The Joy of Soy: Why Soy Beans May Be the Ultimate Crop for our Times

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The 21st century presents the world, and specifically the world of agriculture with some serious sustainability quandaries. As the population booms, animal agriculture has had to grow exponentially to meet global demand. As meat consumption becomes increasingly widespread and intensive, the growth of American fast food trends in Asian markets such as China, Thailand, Japan and Cambodia where meat consumption has traditionally been sparse and infrequent has led to a sustainability crisis.

While the meat industry feeds and employs millions, its effects on the environment and world health demonstrate a clearly unsustainable model. Animal agriculture presently contributes to more greenhouse gas emissions than the entire global transportation industry, and the methane produced by livestock is potentially 86 times more destructive than carbon dioxide.

The trick then, is how to create a sustainable model for feeding the population while ensuring the livelihoods of farmers and their rights under agricultural law. The key lies in the humble soybean. Soybeans’ unparallelled plant protein and amino acid content makes them not only a great animal feed for cattle, pork, poultry, dairy and fish farmers but as an increasingly diverse plant based meat substitute.

Soy and sustainability

Changing climate and genetic modification have enabled soy to be grown in a hugely diverse range of climates from the interior savannahs of Brazil to the windswept plains of North Dakota. The increased demand for American soy from the Chinese market has led to an economic bump while the US Soybean Sustainability Assurance Protocol has been established to ensure that domestic soy growth can sustain the exponential growth of the global demand. World demands for staple crops like wheat and corn tends to rise a consistent 1% per year in line with population growth, while consumption of  soy based products has increased an average of 5% per year.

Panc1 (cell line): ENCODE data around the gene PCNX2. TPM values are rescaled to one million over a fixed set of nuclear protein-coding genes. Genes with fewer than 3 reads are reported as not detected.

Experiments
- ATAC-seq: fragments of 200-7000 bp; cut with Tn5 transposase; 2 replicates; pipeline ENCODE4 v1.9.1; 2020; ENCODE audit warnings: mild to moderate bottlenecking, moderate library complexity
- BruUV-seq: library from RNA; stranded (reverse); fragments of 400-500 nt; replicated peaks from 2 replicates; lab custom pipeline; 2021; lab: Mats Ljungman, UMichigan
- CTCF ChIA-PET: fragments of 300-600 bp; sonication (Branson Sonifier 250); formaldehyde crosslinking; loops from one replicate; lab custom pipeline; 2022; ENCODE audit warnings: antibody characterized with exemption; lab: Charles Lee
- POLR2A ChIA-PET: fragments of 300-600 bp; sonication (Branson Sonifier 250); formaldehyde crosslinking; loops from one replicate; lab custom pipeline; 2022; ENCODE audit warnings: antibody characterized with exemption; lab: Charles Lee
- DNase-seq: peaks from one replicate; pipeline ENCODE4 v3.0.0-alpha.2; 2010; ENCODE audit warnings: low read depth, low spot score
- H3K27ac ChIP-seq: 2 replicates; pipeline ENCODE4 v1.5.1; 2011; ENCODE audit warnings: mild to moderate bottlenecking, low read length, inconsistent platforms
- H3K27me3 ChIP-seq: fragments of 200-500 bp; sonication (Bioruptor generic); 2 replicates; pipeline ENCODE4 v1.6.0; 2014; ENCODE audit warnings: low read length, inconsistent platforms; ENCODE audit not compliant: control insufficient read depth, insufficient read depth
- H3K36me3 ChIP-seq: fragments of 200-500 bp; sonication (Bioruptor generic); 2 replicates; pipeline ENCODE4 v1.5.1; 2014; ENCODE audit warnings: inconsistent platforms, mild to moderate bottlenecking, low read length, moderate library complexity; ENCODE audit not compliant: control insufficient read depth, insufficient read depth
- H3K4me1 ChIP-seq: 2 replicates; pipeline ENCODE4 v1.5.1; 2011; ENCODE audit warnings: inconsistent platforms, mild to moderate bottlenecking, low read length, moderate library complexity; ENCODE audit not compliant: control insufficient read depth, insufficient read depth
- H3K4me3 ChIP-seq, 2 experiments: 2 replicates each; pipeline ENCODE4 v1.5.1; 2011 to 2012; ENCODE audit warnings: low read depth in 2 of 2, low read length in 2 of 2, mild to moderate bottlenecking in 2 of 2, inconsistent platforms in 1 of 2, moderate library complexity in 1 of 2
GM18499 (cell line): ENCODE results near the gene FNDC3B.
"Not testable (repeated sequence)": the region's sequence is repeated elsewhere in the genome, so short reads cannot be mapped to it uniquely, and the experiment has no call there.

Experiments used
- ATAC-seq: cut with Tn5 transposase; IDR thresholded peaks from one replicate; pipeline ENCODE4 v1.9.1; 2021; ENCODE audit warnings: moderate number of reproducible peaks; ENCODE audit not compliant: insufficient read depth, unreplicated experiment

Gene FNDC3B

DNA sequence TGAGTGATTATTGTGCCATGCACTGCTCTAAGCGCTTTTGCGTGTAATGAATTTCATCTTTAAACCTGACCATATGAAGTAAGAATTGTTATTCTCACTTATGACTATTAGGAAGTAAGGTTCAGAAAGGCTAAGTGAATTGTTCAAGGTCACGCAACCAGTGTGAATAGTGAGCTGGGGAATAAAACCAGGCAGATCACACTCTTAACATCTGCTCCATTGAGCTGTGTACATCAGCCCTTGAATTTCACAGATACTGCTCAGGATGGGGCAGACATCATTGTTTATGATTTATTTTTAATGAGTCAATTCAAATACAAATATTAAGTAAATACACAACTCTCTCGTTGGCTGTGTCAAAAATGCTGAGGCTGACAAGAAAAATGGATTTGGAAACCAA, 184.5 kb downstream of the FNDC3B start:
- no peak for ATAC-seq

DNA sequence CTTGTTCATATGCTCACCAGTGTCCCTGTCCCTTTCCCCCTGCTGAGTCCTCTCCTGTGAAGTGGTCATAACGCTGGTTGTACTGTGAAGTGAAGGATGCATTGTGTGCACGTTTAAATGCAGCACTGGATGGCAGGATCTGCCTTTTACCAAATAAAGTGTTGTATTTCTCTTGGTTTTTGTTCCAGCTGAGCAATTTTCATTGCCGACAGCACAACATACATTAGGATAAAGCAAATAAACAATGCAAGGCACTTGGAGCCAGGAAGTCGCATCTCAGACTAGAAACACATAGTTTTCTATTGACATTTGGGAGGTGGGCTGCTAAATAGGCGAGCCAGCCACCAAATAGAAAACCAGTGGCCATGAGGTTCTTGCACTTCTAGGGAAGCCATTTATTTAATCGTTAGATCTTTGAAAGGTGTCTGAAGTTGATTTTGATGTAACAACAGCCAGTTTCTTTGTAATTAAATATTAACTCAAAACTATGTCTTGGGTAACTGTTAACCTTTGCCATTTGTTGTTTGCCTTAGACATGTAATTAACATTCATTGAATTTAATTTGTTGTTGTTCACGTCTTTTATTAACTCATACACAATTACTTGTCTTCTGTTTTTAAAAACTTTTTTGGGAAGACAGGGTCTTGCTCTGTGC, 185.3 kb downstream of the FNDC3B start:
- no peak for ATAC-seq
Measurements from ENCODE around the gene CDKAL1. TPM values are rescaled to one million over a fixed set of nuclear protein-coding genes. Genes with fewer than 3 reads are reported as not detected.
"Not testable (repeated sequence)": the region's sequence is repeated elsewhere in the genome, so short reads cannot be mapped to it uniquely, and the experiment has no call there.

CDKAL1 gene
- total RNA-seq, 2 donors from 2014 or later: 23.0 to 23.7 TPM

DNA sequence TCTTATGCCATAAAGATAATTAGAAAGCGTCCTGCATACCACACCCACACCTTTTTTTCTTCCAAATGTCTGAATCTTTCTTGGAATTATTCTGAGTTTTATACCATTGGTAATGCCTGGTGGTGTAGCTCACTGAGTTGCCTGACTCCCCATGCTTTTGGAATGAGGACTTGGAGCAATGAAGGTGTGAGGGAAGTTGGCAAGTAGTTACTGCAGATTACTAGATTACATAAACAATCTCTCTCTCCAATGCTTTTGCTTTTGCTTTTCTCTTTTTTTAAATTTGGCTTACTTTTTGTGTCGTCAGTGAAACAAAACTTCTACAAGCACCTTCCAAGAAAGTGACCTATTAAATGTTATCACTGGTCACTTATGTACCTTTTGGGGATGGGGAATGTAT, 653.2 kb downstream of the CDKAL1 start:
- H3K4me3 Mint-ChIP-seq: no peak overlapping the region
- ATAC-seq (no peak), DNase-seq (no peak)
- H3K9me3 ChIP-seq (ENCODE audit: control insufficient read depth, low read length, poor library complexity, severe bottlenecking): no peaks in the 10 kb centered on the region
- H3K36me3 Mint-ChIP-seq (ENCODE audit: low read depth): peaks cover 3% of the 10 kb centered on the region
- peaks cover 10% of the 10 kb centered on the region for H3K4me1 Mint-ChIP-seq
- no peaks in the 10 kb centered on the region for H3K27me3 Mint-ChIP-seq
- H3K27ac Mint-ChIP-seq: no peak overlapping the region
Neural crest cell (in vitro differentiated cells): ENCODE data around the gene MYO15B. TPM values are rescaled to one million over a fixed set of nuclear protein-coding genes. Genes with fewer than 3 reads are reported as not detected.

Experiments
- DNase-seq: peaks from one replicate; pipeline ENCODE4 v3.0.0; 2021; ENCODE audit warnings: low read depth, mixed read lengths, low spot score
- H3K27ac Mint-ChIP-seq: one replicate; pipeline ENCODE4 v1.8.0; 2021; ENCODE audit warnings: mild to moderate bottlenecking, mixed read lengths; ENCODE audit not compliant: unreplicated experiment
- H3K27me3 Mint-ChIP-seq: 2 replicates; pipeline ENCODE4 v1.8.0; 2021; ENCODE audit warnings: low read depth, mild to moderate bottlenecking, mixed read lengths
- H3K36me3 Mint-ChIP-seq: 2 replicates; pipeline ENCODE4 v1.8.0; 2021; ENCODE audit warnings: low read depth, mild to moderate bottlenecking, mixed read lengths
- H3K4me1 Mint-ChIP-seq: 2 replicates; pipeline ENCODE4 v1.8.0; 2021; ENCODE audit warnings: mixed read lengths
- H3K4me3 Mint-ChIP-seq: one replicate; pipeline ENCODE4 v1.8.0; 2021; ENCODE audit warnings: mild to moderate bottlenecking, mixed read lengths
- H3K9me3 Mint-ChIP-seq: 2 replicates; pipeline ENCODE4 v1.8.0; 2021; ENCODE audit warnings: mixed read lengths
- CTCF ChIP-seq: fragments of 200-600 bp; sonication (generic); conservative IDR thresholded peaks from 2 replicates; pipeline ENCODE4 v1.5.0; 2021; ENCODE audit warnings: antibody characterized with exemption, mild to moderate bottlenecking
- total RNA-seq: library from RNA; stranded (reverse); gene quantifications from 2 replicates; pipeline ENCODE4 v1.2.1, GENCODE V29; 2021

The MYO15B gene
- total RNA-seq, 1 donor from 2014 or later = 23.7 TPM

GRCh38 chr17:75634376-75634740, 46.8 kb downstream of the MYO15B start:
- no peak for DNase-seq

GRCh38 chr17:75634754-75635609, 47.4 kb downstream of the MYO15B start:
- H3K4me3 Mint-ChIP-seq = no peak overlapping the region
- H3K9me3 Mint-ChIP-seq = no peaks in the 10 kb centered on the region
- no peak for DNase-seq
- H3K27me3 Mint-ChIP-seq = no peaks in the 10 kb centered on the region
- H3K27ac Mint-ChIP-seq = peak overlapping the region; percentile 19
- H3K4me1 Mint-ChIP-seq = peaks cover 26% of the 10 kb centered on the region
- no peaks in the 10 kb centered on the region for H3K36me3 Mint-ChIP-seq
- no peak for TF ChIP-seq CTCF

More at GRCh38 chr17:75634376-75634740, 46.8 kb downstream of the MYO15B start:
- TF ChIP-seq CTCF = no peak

The Rise of Veganism

Those who’ve made their living on cattle and dairy farming for decades may treat soy with suspicion, but soy consumption is unlikely to replace the demand for beef and dairy products any time soon. That said, the rise of veganism has demonstrated that even the most dedicated cattle rancher should consider supplementing their output with soy growth. Since 2014 veganism has grown 500% in the US. Out of concern for health, animal rights and global sustainability many Americans (particularly millennials) have chosen to eschew the ‘traditional’ meat and dairy heavy western diet for a diet rich in vegetables and plant based protein. While oat and hemp milks and seitan (gluten based wheat-meat) are on the rise, many vegans lean heavily on soy for their protein intake.

The future is soy

Shifts in global agricultural trends have seen the unassuming soybean become a vehicle for economic and social change with a global rise in “soy billionaires”. The Brazilian city of Sorriso has been virtually transformed by its status as a soy growth hub. The city was only established as a town in 1986 and has since doubled its per-capita income in a year, all due to soy production.

As soy production becomes increasingly ubiquitous, its status as a global agricultural mainstay is becoming increasingly untouchable.